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February 22, 2007

Making Pitt work: Glassblower Lori Neu

Lori Neu is one of a rare breed.

One of the newest employees in the chemistry department, Neu has no advanced degree, yet is an esteemed and essential collaborator with researchers in chemistry, physics, engineering, medicine and more.

A scientific glassblower, Neu is one of a select few with the specialized skills to fabricate and repair laboratory glassware. Her trade’s professional association, the American Scientific Glassblowers Society, counts only 616 members worldwide. And while the group doesn’t identify its membership by gender, few of her colleagues are female, Neu said.

“I blow glass because I can’t type,” joked Neu, who has worked as a scientific glassblower for 20 years, most recently at Kodak in Rochester, N.Y., before arriving at Pitt last September.

Neu’s predecessor, Bob Greer, retired in December, leaving her as the University’s one and only glassblower. In addition to serving the needs of Pitt researchers, for a fee she fabricates and repairs scientific glassware for other institutions as well.

While she may be all thumbs at a keyboard, when she fires up a gas jet and begins heating, bending and turning a piece of glass to create a vessel or specialized apparatus, Neu is a master. “This is not something that just anybody could do,” Neu said. “You need to have that coordination.”

To demonstrate, she invites visitors to her glass shop on the fifth floor of Allen Hall to try their hand at blowing a glass bubble — usually making her point with shattering clarity.

There’s much more to her work than mere dexterity, however. “I love it when I get to learn,” she said, excited with the wide range of work and academic atmosphere she’s found at Pitt. The variety of requests and technical challenges make hers a plum job in her field. “I think all scientific glassblowers would like to work at a university someday,” she said.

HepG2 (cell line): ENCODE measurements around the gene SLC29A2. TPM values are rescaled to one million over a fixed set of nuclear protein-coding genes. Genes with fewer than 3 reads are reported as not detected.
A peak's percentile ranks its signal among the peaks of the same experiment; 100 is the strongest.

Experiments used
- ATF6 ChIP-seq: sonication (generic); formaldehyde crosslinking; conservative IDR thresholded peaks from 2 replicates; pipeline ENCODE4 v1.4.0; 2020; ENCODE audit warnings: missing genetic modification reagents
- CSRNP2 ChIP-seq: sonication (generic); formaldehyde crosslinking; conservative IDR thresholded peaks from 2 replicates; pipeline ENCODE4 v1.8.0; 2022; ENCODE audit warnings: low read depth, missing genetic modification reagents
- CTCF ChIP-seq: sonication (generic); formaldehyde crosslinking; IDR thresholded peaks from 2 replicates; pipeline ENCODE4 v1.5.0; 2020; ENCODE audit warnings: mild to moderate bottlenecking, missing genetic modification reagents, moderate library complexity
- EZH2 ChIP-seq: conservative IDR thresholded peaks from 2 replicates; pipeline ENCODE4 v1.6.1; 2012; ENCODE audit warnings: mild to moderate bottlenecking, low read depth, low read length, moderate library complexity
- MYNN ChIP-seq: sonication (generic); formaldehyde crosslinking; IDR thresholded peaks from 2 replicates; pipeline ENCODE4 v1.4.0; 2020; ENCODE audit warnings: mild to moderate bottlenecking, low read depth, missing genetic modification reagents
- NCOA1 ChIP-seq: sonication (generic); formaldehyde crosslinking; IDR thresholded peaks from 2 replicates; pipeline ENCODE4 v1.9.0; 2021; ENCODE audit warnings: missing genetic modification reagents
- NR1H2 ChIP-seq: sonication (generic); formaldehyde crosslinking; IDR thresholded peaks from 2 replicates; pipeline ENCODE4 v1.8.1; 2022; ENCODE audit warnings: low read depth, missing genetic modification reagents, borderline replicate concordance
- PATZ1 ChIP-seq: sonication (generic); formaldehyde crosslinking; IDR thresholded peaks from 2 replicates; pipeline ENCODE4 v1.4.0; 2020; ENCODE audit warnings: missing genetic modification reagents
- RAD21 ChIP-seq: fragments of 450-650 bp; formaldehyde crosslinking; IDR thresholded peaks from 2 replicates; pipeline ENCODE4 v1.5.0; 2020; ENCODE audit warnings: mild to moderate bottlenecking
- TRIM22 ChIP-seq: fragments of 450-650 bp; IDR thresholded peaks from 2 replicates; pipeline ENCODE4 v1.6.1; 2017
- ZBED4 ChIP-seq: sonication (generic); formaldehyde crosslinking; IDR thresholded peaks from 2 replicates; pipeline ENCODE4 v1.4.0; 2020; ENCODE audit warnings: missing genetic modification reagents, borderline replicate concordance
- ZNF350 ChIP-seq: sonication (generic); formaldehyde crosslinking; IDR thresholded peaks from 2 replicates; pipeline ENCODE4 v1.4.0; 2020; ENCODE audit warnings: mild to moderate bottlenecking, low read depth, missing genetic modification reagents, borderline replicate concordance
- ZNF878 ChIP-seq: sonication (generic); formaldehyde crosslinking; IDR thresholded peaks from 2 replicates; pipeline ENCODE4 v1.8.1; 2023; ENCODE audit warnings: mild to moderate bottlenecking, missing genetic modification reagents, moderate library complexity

“A lot of my work is mental,” Neu said, admitting she takes her work home with her as she ponders ways to make the equipment researchers request.

Because about half of her work is made up of fabricating custom pieces, trial and error plays a role as she devises glassware to meet a particular need.

“It’s kind of an art form for me,” she said, comparing her work to architecture. “I’m building out of the glass.”

Although she is the lone glass shop employee, Neu is a self-described people person and thrives on interacting with the scientists who will use her creations.

“I love to hear what they’re going to be using this stuff for,” she said, noting that she enjoys visiting their labs to see for herself. “I want to know what my piece is going to do for them,” she said. Some simple jobs can be done on the spot; others require weeks to finish.

And Neu likes a challenge. “I like to achieve what looks like it can’t be achieved,” she said.

“I really enjoy the micro jobs,” she said, finding the tight tolerances required fascinating. One of her memorable jobs was building an apparatus that needed to be airtight with openings for electrodes that measured only a fraction of a millimeter. The piece held a very small amount of liquid and a stir bar — a specially coated magnet that allows mixing solutions from outside a vessel — that was the size of a grain of rice.

Because of the tiny size, the consultation and construction took several days, including trial and error, but Neu made it work.

Among the work she’s undertaken recently is the fabrication of tiny glass shields for Carnegie Mellon University researchers who are working on a robot that performs minimally invasive surgery. Their problem, she said, is that blood coagulates on the tip of the surgical instrument, obscuring the tiny camera’s view. Armed with the plastic tip — about the size of a cake decorating tip — and some conversations with one of the researchers, Neu made several tiny shields the size of a fingernail, then asked him to stop by the shop to offer feedback. Neu said she needed to keep in mind not only finding the proper size and shape to allow the shield to be affixed to the plastic tip, but the clarity of the glass as well, so as not to distort the camera’s view.